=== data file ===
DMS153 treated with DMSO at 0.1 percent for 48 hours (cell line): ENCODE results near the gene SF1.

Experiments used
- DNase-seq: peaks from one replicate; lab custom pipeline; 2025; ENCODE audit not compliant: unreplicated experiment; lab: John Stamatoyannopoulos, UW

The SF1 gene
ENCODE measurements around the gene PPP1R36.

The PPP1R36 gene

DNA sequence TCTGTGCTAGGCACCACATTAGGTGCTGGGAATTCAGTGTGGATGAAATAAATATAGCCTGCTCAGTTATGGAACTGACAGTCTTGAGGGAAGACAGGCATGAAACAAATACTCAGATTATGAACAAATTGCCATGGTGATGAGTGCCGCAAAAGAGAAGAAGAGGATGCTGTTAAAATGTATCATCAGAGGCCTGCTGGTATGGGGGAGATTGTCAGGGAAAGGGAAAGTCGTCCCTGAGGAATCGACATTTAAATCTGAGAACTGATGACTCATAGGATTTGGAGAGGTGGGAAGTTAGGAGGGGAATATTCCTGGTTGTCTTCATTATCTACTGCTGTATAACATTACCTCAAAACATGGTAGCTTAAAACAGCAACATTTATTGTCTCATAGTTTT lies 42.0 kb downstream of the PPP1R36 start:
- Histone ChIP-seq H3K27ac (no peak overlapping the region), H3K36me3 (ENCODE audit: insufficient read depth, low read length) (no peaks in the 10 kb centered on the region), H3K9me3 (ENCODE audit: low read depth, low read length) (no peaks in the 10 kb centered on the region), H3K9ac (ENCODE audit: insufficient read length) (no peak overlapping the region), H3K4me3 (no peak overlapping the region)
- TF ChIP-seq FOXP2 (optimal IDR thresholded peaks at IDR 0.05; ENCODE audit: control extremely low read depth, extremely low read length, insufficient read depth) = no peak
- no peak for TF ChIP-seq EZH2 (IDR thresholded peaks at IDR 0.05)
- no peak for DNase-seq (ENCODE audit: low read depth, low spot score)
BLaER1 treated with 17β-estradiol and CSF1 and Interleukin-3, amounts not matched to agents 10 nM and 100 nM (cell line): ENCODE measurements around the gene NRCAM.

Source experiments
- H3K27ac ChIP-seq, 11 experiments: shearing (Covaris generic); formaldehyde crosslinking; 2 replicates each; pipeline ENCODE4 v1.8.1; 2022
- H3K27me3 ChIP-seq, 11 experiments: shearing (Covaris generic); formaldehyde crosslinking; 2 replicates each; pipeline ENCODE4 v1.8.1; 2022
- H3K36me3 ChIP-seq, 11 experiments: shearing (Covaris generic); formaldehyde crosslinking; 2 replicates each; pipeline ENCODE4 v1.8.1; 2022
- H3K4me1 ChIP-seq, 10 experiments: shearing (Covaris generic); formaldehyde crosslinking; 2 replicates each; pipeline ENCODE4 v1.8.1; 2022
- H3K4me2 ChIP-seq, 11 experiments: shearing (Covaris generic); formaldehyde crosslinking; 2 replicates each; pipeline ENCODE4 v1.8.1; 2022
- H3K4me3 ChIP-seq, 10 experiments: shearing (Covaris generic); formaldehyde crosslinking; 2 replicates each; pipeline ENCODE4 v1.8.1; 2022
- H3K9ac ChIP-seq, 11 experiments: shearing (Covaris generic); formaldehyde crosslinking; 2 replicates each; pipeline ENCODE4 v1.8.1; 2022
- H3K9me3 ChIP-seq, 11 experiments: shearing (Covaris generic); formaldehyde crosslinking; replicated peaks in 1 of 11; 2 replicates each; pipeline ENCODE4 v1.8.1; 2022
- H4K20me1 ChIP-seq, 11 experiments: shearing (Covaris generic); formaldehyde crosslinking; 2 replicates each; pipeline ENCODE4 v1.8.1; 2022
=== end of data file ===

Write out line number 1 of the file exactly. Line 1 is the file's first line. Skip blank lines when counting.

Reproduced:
DMS153 treated with DMSO at 0.1 percent for 48 hours (cell line): ENCODE results near the gene SF1.